[Author Prev][Author Next][Thread Prev][Thread Next][Author Index][Thread Index]

Re: getting more exit nodes

I just comment on some points as I don't have much time.

Michael Schmidt schrieb:
First, I agree (as posted earlier), that we need a tit-for-tat Tor:
 Everyone who wants to surf with the IP of another peer, needs to
give his IP as well, so that others can surf. [...] So I appreciate
the new tit-for-tat paragdim and development start: everyone who
uses tor, must be with his IP an exit node.
That approach would almost certainly kill Tor. There are plenty of
reasons (technical, legal or social) which either prevent someone from
operating a Tor (exit) relay or make it is least hazardous.
I operate 2 Tor relays on dedicated machines and use Tor as client on
my laptop. I refuse to relay traffic on my laptop. Why? Because I use
my laptop in networks (such as the one at work) where I am simply not
allowed to relay traffic or operate server processes. It could cost my
job. If I visit networks of my friends I also won't be rude enough to
try to relay traffic. If I am dissident in some country with
oppressive government or a whistle-blower then the last thing I want
to do is attracting attention by relaying Tor traffic...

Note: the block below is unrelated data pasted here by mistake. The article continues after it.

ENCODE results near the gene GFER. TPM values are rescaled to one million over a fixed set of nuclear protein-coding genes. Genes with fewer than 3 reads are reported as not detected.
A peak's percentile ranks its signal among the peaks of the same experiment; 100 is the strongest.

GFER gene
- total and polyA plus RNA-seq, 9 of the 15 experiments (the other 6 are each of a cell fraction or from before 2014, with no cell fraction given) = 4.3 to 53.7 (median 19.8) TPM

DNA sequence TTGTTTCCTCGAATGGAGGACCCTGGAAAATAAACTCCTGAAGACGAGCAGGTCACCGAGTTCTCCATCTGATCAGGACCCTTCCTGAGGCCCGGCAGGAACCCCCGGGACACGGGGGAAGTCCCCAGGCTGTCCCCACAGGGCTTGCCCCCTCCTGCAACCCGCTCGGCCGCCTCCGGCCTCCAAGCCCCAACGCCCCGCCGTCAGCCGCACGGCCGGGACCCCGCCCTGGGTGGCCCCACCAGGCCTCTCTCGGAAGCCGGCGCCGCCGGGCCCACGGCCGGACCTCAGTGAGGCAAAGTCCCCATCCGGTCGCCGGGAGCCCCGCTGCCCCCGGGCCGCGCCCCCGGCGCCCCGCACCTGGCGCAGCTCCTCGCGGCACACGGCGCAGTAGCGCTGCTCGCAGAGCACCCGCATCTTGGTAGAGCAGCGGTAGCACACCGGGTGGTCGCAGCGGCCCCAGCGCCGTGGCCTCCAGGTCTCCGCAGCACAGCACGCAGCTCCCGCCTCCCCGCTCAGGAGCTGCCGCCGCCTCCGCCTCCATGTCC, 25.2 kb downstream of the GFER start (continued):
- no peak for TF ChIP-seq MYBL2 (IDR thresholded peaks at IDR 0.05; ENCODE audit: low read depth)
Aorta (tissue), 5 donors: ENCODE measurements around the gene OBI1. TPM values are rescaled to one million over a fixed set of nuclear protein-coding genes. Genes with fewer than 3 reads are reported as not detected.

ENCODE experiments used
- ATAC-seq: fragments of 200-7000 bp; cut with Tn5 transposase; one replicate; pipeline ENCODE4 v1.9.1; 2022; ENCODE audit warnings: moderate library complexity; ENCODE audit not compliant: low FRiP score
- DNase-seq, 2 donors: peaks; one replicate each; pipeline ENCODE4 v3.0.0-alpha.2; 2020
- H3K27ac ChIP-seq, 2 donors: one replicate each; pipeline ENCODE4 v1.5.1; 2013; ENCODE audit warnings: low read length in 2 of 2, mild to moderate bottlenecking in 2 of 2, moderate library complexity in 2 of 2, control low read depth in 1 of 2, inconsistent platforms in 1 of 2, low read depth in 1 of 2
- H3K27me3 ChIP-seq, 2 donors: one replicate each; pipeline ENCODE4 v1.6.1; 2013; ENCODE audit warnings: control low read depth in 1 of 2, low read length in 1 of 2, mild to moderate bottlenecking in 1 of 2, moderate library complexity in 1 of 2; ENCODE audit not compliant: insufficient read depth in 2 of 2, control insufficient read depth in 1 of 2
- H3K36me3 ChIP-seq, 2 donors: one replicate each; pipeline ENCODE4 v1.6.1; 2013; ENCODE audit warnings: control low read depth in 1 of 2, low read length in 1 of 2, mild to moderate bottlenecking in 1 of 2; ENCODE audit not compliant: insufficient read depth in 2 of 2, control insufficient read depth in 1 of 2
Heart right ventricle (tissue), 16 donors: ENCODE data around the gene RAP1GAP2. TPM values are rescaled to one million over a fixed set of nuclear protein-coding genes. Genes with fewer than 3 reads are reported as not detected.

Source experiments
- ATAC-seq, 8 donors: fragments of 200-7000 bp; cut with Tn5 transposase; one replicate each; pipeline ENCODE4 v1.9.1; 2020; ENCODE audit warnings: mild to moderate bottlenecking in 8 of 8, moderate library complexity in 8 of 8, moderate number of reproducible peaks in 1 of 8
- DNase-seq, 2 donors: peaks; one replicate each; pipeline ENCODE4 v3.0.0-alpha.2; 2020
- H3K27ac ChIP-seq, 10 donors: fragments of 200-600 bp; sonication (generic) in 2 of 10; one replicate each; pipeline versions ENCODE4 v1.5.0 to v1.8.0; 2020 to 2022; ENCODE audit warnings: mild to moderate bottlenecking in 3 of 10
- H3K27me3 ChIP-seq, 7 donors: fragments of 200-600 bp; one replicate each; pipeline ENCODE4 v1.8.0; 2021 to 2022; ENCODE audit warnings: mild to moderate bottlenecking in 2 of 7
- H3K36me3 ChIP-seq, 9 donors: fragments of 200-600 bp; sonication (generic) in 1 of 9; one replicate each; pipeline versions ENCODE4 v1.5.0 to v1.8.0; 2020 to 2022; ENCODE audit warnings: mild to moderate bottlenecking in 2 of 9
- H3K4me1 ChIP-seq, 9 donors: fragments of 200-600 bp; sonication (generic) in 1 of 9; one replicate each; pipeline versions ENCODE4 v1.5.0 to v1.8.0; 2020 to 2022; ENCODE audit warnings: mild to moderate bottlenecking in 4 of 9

Use you imagination, why forcing people to operate relays is a bad idea.

an now the interesting thing c) Breaking through a firewall:
Breaking through the firewall of a secured net is probably a really
good reason for instant dismissal for many employers, because it may
put the local net at risk.
Especially if it done to serve the employers ressources (network
connectivity) to a third party.

So you see.,. in the end, the firewall breakout is trivial and only
a technical thing.
I completely disagree with that.

The solution to the problem is, that private persons allow private
 persons/friends to surf with his own IP adress, while that IP is
NOT listed in the public!!
Such a 'darknet' approach is certainly interesting, but it has severe
consequences for anonymity. They can be used to map social
relationships by monitoring which nodes communicate with which other

So the conclusion is: only the web of trust underlaying
architecture allows to hide serverlists from public view.
Last time I heard something about it, it is not intended to hide the
exit tor servers from the public. Quite the contrary. The Tor project
specifically has the TorDNSEL service: